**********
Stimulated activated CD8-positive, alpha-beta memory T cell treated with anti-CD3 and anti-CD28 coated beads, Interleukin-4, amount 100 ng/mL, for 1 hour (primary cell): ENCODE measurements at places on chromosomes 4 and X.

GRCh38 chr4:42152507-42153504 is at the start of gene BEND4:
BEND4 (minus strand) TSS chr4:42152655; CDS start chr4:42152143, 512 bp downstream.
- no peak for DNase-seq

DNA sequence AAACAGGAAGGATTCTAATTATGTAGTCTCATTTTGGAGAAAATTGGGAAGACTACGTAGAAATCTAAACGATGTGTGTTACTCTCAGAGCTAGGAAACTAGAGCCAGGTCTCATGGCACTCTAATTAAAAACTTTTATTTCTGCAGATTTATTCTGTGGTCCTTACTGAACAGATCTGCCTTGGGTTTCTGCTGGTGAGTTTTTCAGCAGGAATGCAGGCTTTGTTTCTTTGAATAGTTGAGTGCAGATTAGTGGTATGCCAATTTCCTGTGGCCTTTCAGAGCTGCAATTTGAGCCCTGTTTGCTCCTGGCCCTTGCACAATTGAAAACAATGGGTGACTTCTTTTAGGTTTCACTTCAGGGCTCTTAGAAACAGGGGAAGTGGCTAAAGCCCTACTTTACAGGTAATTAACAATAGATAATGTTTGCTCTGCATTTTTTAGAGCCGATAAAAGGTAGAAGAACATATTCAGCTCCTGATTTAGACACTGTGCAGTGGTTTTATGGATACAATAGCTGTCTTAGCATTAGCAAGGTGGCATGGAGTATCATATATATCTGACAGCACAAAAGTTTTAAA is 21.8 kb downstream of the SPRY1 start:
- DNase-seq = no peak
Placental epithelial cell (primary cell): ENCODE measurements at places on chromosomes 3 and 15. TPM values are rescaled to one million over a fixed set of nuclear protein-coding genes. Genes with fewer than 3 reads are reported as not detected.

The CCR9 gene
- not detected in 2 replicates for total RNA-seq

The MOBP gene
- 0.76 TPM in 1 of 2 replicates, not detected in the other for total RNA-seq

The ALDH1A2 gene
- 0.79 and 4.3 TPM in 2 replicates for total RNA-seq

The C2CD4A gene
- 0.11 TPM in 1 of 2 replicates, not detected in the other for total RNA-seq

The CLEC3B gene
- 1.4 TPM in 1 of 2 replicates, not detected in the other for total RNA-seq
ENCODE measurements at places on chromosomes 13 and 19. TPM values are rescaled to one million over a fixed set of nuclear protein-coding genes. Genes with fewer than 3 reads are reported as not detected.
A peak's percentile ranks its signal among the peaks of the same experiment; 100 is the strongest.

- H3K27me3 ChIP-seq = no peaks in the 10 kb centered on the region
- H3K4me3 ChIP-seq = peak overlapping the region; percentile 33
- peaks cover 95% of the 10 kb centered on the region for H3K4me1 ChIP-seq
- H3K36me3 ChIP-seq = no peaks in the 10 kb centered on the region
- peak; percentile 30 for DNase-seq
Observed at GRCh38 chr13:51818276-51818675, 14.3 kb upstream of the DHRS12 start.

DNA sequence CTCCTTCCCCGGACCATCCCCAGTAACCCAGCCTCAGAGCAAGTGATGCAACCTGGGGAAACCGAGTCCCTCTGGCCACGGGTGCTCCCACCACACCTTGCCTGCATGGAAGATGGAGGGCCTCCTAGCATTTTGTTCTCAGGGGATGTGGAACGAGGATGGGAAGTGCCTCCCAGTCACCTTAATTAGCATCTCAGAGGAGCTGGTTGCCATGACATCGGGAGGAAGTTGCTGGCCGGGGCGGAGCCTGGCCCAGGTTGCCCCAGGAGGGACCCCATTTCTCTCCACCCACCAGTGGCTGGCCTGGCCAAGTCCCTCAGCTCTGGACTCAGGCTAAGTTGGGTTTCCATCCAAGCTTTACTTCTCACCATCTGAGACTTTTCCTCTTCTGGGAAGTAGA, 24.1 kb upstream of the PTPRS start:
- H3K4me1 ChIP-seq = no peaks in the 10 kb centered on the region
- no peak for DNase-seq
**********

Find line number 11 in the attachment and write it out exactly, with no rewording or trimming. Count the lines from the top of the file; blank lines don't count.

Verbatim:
- 0.76 TPM in 1 of 2 replicates, not detected in the other for total RNA-seq